THE MODERN DAY ABUSE OF ETIQUETTE IN GOLF
Slow play, discussed so often in your magazine, is an interesting phenomenon, because there are so many facets to it.There are no simple solutions to speeding up play, even though it would largely disappear if every golfer obeyed this maxim: Be ready to play as soon as it is your turn to play.
Golf started out in Scotland as a game that was played quickly.There are reports of 18-hole matches being played in not more than two hours.That could have had something to do with the inclement weather, and also the fact that people didn’t have time to waste while playing golf.There was no such thing as “leisure time.”
However, as golf spread around the world, different cultures embraced it, and played the game at their own pace, particularly in warmer climes.
The game became slower and slower with the increasing rise of inconsiderate people, who see the world, and golf courses, as their exclusive playground.
Golf is a game which has always relied on Etiquette to keep everyone happy on the course, but there are no penalties if you abuse it, other than nasty looks.
The modern day abuse of Etiquette is one of the biggest changes the modern game has seen. Golfers today largely pay lip service to Etiquette.
They don’t pay respect to the golf course, their fellow players, or the Rules.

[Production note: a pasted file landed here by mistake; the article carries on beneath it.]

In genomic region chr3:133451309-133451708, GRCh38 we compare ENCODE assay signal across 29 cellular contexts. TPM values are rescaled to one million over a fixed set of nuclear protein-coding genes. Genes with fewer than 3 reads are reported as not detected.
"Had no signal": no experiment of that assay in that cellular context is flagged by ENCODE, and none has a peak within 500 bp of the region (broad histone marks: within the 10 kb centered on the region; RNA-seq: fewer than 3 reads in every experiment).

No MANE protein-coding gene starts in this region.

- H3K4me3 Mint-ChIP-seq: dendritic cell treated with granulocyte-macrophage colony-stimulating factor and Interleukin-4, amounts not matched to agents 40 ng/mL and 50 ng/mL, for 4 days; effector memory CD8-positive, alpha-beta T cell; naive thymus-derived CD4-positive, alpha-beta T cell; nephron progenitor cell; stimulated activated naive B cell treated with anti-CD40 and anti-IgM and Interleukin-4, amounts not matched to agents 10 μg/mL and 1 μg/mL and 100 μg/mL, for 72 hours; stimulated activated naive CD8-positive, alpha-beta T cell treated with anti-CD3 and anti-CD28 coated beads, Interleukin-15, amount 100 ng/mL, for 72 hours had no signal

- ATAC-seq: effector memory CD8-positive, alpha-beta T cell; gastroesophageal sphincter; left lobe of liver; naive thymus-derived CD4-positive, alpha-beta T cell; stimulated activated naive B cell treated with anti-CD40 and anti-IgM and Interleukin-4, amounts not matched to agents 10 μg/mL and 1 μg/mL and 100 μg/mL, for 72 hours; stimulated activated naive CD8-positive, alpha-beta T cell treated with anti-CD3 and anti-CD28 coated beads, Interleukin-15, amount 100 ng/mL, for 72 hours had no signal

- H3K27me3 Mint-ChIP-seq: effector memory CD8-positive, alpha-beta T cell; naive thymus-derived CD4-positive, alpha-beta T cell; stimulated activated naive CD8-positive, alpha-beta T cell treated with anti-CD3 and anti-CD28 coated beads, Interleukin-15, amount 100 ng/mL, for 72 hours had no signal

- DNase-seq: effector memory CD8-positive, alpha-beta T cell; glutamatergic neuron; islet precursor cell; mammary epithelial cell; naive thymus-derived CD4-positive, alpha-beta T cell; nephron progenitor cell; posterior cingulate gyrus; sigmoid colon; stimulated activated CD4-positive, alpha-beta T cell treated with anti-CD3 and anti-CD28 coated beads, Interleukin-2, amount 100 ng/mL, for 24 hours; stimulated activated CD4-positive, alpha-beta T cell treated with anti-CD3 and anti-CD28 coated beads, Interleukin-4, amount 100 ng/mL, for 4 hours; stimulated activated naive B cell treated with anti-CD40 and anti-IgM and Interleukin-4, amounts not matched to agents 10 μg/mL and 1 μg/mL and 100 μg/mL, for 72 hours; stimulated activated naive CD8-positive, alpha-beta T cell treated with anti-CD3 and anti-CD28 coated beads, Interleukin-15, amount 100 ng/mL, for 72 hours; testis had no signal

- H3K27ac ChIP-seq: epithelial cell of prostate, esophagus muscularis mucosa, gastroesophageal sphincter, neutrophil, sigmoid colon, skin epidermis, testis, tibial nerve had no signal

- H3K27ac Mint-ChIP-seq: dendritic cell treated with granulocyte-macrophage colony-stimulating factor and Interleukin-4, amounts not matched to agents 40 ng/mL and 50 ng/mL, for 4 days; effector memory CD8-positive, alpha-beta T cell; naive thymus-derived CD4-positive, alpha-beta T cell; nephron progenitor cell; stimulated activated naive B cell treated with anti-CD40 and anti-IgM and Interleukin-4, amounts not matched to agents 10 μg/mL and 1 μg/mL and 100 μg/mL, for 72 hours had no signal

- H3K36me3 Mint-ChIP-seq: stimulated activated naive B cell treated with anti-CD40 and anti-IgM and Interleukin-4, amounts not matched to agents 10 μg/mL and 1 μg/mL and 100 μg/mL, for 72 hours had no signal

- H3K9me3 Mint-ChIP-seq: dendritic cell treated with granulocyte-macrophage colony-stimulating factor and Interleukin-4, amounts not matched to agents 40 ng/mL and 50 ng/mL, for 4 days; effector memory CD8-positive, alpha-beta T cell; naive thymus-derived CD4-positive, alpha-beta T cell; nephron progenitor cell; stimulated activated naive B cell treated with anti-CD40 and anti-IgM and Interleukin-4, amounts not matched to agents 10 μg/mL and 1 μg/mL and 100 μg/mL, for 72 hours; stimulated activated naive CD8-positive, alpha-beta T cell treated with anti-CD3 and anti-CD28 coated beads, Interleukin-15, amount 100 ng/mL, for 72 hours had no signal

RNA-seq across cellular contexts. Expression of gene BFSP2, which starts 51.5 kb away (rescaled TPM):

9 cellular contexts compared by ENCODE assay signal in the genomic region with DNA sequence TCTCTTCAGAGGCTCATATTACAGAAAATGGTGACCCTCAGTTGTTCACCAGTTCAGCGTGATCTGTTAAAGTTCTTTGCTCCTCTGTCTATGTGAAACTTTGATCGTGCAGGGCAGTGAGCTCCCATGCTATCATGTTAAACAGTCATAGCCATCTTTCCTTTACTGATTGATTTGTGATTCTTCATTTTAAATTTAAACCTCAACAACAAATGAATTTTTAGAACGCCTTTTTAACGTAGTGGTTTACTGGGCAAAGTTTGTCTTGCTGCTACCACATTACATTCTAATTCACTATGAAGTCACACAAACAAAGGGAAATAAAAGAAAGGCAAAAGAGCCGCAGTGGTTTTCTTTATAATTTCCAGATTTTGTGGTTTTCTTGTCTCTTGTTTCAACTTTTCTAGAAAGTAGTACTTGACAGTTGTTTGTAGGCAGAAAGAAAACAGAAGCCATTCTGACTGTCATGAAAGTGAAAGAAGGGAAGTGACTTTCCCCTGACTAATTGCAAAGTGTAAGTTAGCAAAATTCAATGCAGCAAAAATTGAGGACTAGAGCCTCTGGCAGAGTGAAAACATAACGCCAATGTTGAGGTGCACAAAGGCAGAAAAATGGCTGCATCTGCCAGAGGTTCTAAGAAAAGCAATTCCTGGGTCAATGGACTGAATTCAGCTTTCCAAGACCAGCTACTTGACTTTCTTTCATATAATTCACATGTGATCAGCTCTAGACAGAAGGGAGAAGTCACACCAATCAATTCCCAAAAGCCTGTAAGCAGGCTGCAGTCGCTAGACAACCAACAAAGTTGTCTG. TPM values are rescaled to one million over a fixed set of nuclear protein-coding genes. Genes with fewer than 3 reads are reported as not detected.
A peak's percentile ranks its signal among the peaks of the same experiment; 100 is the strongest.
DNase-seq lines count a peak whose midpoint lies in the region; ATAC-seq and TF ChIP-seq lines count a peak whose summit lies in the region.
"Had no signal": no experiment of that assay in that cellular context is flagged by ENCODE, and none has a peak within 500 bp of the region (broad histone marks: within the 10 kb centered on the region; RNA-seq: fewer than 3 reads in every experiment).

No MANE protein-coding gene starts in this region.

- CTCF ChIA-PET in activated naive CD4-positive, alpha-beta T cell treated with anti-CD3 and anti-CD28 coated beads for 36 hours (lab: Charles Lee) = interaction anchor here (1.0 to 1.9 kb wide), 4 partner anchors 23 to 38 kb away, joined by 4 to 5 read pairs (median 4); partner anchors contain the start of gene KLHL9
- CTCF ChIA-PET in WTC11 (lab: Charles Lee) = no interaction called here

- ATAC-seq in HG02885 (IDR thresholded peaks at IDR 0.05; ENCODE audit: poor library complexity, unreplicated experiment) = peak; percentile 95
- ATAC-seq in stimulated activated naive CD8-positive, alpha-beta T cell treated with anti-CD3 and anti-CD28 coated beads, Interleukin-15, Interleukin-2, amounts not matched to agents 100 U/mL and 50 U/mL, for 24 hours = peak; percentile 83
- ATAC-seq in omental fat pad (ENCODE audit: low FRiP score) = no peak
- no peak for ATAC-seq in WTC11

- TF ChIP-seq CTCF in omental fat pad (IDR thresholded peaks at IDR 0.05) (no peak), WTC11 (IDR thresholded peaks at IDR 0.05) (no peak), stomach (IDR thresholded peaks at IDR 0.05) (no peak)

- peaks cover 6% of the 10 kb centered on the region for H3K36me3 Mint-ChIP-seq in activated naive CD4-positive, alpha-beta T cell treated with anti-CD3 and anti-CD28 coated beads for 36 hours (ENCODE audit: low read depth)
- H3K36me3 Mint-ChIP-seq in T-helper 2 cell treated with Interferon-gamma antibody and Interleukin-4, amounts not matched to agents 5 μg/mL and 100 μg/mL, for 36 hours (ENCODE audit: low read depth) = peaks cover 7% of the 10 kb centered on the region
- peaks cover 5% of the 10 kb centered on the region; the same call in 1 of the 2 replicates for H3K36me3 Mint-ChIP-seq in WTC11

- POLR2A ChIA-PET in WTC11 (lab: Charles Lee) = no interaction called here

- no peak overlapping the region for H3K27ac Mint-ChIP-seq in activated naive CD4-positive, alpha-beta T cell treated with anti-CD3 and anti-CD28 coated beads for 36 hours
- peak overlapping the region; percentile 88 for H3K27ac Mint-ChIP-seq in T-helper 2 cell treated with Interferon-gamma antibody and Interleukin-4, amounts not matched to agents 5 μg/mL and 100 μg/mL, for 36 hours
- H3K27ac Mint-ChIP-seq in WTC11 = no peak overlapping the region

We see that in the brown pitch marks defacing greens, unrepaired divots on fairways, unraked bunkers, and liberties taken with the Rules.
The R&A and the professional tours should have introduced severe penalties for slow play a long time ago, before tour pros became multi-millionaires and celebrities. If the pros were required to play at something other than a snail’s pace, club golfers would do the same. Golf would be a better game if there was a clock counting down on each hole.The failure of the governing bodies to take any action is one of the unfortunate things that has hurt golf, and has resulted in the situation today where golf is considering shorter formats so that it won’t take as long.
In years to come, golf might become a 6-hole game played in two hours, whereas the game’s forefathers would have played 18 holes in the same time.